How to Date a Tiffany Lamp

By Jan Czech
A Tiffany style lamp
Lamp Shade image by fotodewan from

Lamps made from stained glass are a familiar sight today. They are often called Tiffany lamps but that is a misnomer. An authentic Tiffany lamp is one manufactured by the Louis Comfort Tiffany Studios in New York City between the early 1850s and the mid 1930s. Real Tiffany lamps were expensive, making them available mainly to the wealthy. They can still be viewed in the White House as well as Mark Twain's home in Hartford, Connecticut. Today, genuine Tiffanys are scarce, increasing their worth exponentially.

Learn about Tiffany lamps. Study books like Nancy McClelland's "The Lamps of Louis Comfort Tiffany." If possible, visit museums featuring Tiffany's work, including The Morse Museum of Modern Art in Winter Park, Florida. Talk to antique dealers and collectors whose area of expertise is authentic Tiffanys. Check out websites like

Study the lamp for identifying marks. Check the lamp for maker's marks, that is a mark of some sort identifying the piece as a real Tiffany. An authentic Tiffany might have a narrow bronze tag soldered to the bottom rim of the shade with TIFFANY STUDIOS NEW YORK stamped on it. Another mark Tiffany sometimes used were the initials L.C.T. CO. impressed on the bottom of the lamp's base. Look to see that all letters are arranged in a straight line and all in capitals. If not, the lamp is most likely a fake, manufactured after 1930.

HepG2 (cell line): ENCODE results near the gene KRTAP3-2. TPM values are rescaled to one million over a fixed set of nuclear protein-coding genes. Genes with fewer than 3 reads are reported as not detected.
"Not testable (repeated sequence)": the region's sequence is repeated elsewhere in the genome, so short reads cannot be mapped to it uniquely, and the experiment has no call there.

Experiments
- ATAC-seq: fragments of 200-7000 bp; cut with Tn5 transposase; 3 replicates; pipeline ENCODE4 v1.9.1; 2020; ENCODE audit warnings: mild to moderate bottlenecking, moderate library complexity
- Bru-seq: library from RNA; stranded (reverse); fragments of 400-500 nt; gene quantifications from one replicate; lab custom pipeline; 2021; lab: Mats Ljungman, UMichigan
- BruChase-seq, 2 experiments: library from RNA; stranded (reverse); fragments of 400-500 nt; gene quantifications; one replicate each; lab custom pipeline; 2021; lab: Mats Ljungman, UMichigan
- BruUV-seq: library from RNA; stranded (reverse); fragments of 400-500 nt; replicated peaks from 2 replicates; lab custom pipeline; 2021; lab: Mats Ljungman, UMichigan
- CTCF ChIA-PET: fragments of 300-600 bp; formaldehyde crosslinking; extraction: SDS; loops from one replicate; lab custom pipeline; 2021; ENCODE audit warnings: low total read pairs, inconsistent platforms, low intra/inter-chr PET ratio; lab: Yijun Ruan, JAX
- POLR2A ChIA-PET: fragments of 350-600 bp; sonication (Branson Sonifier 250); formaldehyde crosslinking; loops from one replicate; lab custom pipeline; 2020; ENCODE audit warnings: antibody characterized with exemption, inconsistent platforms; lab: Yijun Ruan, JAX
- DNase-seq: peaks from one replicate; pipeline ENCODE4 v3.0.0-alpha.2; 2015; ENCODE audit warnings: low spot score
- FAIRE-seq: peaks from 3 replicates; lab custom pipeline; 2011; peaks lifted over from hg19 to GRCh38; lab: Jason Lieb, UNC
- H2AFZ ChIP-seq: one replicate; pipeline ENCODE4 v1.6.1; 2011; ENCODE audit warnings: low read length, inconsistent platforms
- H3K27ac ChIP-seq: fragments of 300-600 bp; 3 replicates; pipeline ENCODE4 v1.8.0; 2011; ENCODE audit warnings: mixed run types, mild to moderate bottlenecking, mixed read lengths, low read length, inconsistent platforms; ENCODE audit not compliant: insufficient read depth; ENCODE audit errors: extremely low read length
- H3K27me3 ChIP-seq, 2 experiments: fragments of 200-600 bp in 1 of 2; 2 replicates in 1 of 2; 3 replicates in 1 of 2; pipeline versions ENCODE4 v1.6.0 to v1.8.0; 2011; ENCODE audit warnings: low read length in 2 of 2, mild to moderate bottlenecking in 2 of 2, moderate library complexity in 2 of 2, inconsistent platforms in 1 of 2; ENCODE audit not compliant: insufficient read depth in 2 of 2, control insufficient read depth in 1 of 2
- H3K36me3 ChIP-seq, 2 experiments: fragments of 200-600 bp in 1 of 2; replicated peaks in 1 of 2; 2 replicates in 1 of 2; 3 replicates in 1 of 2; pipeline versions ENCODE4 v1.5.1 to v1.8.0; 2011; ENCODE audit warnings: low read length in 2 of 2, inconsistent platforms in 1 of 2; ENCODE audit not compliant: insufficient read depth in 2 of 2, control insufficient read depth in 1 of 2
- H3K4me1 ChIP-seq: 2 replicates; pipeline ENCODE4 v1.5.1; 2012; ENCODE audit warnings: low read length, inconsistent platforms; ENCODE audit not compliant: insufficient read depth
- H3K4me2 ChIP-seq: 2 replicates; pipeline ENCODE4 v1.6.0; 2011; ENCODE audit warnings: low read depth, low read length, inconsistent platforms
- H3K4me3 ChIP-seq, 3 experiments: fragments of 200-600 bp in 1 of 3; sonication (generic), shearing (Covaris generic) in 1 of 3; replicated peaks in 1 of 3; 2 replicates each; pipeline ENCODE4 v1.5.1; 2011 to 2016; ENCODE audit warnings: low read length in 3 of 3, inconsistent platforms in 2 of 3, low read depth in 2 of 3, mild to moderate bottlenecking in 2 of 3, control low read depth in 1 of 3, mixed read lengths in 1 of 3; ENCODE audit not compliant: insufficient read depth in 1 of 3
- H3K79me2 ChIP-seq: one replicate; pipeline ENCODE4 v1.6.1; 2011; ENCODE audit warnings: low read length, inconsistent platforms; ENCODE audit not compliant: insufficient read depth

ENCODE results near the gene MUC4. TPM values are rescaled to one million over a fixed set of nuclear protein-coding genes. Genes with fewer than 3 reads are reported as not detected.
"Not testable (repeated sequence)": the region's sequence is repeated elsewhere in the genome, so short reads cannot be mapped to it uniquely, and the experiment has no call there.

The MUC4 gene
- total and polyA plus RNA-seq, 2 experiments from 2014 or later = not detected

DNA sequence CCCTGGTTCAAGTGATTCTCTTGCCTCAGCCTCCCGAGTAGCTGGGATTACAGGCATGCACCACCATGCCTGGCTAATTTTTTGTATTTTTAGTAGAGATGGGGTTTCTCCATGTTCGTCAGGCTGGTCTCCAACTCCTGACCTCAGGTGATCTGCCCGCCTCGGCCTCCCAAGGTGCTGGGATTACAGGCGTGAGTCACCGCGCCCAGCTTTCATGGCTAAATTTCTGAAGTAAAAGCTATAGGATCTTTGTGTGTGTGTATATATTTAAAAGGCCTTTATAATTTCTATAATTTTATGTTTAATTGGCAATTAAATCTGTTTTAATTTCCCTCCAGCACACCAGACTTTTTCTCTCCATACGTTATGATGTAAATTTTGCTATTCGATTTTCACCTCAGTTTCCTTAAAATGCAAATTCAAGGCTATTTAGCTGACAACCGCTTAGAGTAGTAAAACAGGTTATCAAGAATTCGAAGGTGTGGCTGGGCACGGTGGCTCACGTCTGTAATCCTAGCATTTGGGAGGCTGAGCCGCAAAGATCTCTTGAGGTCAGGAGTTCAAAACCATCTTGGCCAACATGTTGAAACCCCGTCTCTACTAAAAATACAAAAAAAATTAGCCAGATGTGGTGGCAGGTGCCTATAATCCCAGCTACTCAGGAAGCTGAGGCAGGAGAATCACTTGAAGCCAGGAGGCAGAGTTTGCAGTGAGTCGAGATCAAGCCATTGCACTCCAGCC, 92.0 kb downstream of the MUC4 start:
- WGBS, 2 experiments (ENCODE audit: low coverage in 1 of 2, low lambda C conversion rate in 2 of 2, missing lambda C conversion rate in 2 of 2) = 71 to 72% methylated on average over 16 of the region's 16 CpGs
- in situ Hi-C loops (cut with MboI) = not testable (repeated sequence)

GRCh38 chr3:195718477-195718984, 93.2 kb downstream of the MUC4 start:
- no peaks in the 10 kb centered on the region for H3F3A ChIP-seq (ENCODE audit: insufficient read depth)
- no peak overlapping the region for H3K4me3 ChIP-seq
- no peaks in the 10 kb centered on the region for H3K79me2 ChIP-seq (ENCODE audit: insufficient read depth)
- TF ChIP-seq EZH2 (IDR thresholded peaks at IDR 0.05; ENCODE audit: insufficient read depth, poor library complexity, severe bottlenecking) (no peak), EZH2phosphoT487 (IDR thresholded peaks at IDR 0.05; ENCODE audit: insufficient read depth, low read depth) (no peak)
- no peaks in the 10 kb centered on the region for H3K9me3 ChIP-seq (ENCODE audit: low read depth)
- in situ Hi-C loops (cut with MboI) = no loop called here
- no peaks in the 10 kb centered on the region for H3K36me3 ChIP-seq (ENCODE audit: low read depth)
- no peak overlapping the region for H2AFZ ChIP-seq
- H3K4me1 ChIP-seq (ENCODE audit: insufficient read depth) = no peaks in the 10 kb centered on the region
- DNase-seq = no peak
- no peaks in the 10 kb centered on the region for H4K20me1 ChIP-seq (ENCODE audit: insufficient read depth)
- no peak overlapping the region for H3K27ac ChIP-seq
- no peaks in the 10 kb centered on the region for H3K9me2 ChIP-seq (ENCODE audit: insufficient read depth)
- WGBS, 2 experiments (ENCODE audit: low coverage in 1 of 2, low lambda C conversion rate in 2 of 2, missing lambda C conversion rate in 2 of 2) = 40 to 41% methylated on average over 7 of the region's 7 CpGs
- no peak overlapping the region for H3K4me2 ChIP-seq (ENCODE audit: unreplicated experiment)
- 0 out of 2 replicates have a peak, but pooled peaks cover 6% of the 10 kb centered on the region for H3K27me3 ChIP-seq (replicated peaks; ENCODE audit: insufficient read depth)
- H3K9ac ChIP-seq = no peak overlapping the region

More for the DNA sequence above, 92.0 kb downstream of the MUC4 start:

Examine the glass shade. Look for variations and bubbles in the texture of the glass. True Tiffany lamps were handcrafted, and each piece of glass was unique and contained imperfections. Factory produced lamps will be smooth on the outside because the glass is machine made. Notice the pattern. True Tiffany patterns often reflected things in nature like trees, flowers, hummingbirds and even insects.

Inspect the craftsmanship. Tiffany used only the best materials, such as handcrafted glass for the shades and solid bronze for the base. A lamp that is cheaply put together with uneven soldering and a lightweight metal base is likely a fake that has been mass produced.

About the Author

Jan Czech has been writing professionally since 1993. Czech has published seven children's books, including “The Coffee Can Kid," which received a starred review from School Library Journal. She is a certified English/language arts teacher and holds a Bachelor of Arts in education from Niagara University.